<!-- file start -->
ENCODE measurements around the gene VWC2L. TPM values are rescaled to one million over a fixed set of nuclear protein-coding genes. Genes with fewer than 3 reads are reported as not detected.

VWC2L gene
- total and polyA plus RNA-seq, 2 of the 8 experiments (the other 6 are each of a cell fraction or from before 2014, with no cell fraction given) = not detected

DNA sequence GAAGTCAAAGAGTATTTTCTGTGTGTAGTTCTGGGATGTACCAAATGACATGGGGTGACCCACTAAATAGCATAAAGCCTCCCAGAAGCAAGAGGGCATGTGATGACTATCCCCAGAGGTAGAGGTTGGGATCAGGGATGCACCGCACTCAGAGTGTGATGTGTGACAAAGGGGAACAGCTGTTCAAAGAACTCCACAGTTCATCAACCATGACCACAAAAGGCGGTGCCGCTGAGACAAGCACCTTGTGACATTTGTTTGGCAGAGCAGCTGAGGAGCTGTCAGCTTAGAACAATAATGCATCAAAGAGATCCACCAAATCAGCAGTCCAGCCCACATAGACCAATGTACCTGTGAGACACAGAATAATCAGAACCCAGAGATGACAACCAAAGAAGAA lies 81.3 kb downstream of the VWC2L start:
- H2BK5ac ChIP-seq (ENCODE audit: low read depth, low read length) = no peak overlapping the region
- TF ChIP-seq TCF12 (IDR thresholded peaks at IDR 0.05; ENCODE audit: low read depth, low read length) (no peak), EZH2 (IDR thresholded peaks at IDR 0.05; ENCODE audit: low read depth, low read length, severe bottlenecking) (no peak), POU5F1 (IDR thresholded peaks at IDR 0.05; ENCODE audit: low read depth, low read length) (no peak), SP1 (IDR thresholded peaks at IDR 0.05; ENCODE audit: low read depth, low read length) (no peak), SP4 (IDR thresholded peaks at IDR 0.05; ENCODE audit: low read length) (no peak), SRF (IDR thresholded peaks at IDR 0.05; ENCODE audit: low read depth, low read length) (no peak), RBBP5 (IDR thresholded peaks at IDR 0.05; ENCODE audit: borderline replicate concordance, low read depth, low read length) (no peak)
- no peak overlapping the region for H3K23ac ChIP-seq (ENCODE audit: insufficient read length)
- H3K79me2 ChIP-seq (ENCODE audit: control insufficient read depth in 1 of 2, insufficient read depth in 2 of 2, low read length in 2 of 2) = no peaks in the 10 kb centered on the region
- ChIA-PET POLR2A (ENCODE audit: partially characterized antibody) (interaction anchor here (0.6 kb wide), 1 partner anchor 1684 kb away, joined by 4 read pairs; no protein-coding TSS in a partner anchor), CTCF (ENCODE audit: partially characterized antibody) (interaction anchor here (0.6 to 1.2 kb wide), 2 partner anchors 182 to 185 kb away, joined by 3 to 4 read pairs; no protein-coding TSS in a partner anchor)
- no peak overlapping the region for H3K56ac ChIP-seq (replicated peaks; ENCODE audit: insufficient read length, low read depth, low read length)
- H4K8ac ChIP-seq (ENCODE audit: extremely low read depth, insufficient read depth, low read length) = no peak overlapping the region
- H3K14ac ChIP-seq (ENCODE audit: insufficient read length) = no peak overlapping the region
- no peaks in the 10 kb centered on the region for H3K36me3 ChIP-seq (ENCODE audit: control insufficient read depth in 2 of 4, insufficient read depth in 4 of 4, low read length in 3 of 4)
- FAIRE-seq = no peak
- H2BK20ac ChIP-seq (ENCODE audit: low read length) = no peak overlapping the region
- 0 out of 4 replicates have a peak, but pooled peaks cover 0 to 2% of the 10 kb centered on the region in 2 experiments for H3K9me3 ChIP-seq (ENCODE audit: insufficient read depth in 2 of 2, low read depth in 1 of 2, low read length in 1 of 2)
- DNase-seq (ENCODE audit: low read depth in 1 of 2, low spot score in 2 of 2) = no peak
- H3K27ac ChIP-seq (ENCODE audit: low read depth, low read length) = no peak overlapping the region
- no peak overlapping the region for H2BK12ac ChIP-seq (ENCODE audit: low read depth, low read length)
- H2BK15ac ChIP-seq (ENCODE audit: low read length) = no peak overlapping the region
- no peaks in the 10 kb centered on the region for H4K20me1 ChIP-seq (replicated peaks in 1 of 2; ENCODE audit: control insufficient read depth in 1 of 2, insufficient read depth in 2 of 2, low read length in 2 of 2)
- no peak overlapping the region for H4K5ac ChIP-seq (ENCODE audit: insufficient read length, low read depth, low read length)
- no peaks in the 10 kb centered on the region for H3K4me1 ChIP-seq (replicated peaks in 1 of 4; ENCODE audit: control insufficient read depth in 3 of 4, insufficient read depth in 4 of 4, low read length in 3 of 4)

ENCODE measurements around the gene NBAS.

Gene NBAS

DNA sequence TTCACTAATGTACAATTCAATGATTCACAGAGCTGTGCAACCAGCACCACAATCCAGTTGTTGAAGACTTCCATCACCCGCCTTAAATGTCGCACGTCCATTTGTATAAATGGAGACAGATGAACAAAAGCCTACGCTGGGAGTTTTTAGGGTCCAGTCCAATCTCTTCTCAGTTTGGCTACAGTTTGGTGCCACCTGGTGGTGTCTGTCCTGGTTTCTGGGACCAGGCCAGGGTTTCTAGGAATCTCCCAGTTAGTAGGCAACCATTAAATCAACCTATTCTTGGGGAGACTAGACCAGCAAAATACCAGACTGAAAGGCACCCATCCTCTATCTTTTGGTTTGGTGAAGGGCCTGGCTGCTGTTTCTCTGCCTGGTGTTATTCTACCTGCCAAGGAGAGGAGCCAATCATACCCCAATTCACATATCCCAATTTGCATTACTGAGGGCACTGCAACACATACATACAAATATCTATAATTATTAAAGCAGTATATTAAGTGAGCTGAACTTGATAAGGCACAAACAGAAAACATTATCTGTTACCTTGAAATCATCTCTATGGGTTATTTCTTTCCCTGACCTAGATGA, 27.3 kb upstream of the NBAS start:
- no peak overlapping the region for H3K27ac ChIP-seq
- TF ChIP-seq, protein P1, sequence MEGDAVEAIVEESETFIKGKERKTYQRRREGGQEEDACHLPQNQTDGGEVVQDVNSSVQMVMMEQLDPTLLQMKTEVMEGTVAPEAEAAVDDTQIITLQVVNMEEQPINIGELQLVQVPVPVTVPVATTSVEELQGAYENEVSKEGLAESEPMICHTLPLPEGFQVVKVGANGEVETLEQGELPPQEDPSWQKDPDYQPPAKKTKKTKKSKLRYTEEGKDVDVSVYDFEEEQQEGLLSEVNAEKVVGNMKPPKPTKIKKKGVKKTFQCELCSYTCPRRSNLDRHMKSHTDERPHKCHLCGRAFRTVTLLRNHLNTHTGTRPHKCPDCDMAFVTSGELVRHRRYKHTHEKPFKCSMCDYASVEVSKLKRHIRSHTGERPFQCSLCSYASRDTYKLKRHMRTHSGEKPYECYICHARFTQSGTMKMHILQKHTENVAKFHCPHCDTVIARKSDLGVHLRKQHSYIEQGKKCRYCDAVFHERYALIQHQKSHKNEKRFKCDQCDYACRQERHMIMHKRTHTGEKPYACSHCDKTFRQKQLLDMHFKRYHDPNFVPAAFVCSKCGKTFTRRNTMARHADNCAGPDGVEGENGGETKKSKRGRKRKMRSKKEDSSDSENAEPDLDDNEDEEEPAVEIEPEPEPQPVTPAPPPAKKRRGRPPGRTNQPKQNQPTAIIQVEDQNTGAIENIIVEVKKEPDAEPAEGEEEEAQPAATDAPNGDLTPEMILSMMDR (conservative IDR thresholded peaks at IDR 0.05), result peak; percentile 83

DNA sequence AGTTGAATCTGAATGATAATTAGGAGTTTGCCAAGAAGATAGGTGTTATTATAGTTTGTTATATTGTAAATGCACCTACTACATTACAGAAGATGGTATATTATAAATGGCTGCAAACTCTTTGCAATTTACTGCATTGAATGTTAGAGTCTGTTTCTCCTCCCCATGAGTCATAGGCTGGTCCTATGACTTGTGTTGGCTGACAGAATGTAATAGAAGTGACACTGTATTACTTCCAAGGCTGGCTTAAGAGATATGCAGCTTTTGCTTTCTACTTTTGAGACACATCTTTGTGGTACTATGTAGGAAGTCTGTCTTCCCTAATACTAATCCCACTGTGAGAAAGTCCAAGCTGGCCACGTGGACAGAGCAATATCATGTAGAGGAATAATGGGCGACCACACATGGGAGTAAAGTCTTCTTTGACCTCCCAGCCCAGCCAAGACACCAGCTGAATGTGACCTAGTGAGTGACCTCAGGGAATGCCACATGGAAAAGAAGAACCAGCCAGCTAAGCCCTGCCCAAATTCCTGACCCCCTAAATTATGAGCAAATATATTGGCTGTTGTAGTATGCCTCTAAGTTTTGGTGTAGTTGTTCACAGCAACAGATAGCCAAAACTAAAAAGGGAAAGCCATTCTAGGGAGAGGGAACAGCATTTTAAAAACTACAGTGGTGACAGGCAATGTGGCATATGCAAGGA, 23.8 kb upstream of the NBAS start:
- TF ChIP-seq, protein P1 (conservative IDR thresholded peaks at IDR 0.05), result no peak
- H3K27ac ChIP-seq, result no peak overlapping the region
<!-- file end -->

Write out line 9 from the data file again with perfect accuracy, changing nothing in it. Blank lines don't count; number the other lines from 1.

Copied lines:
- ChIA-PET POLR2A (ENCODE audit: partially characterized antibody) (interaction anchor here (0.6 kb wide), 1 partner anchor 1684 kb away, joined by 4 read pairs; no protein-coding TSS in a partner anchor), CTCF (ENCODE audit: partially characterized antibody) (interaction anchor here (0.6 to 1.2 kb wide), 2 partner anchors 182 to 185 kb away, joined by 3 to 4 read pairs; no protein-coding TSS in a partner anchor)